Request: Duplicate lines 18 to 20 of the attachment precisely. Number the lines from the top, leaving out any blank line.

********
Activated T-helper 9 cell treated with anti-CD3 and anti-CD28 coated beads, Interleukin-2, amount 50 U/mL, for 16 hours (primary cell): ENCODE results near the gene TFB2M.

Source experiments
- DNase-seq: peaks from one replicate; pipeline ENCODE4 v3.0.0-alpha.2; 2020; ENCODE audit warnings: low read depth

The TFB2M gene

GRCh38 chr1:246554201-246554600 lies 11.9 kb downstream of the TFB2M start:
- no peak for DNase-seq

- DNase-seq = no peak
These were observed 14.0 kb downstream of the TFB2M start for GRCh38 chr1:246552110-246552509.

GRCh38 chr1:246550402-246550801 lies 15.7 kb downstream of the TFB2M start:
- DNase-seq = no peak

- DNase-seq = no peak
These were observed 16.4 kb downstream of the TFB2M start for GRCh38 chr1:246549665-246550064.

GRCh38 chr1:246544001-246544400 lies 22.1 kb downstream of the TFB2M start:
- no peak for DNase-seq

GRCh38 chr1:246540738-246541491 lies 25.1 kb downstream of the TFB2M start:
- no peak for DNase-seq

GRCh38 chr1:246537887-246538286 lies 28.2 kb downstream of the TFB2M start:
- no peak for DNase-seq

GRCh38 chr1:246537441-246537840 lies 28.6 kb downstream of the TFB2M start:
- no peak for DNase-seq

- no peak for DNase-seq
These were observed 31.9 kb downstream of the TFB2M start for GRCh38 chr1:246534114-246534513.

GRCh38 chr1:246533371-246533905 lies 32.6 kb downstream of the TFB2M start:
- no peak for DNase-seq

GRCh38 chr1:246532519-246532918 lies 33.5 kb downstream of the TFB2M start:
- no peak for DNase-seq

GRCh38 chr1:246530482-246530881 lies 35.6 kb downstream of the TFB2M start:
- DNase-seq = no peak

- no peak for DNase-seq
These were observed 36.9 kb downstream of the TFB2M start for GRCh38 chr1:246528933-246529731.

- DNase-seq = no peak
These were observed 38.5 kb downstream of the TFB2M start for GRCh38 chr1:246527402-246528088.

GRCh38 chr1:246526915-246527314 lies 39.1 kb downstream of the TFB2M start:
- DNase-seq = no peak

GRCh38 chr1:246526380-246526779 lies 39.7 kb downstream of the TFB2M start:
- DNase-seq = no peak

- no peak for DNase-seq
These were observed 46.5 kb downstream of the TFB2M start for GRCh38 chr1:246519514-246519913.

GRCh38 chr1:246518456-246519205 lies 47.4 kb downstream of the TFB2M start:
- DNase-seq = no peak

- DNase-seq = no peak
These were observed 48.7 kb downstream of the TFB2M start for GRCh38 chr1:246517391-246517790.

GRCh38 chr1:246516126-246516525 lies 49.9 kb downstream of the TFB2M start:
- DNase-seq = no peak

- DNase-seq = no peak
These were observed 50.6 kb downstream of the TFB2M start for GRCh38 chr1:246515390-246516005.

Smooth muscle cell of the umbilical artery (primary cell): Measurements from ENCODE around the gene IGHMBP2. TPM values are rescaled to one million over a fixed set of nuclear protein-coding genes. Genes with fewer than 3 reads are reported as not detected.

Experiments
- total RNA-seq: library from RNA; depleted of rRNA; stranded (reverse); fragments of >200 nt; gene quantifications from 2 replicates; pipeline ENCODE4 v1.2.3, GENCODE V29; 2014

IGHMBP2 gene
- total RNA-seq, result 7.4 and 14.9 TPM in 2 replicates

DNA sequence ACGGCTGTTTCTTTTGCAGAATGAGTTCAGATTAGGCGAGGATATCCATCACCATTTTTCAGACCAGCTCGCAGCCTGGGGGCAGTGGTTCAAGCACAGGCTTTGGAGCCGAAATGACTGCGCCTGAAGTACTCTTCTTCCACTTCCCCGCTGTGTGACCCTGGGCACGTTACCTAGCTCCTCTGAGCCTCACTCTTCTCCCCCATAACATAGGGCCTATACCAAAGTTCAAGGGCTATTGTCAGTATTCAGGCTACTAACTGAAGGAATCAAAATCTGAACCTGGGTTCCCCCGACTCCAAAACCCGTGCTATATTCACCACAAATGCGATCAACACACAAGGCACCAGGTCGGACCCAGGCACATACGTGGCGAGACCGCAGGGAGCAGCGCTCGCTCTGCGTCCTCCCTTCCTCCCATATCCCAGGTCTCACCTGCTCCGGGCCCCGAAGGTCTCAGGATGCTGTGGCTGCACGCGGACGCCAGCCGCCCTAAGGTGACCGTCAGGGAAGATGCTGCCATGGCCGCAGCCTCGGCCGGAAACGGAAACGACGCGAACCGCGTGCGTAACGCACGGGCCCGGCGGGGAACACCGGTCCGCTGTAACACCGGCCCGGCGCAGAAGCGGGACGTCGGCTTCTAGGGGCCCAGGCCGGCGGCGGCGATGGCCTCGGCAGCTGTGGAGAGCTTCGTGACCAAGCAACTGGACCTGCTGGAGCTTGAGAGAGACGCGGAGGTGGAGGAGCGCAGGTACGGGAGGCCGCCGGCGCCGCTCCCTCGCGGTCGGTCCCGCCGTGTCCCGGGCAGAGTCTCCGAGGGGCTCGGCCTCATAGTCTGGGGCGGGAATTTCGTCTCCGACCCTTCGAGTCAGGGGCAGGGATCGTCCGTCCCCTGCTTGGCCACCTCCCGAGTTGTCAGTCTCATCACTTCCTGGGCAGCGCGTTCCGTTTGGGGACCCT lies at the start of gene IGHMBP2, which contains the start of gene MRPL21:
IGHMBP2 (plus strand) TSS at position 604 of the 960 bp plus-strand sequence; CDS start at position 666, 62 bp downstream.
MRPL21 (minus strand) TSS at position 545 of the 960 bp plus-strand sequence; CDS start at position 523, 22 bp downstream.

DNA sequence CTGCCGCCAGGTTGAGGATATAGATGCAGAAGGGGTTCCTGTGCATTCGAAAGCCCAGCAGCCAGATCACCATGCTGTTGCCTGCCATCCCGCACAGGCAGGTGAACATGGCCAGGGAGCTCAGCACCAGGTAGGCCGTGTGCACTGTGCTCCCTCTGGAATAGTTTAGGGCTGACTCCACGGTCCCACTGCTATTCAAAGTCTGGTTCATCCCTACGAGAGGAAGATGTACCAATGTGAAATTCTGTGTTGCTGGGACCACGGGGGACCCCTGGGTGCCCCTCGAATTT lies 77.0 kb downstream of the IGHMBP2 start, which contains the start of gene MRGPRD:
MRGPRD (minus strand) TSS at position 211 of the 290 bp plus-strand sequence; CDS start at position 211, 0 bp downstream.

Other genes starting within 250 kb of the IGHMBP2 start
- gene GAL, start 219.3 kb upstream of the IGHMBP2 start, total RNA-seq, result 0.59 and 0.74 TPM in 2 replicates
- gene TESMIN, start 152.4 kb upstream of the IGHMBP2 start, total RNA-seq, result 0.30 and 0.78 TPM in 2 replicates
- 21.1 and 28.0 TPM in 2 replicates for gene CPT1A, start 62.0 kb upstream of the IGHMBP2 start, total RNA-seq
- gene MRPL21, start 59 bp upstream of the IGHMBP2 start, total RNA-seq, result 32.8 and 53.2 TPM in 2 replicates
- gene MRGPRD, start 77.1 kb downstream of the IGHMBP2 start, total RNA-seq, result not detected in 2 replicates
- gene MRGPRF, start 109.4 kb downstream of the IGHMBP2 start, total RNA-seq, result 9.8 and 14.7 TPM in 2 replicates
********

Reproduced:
- no peak for DNase-seq

GRCh38 chr1:246537441-246537840 lies 28.6 kb downstream of the TFB2M start:
- no peak for DNase-seq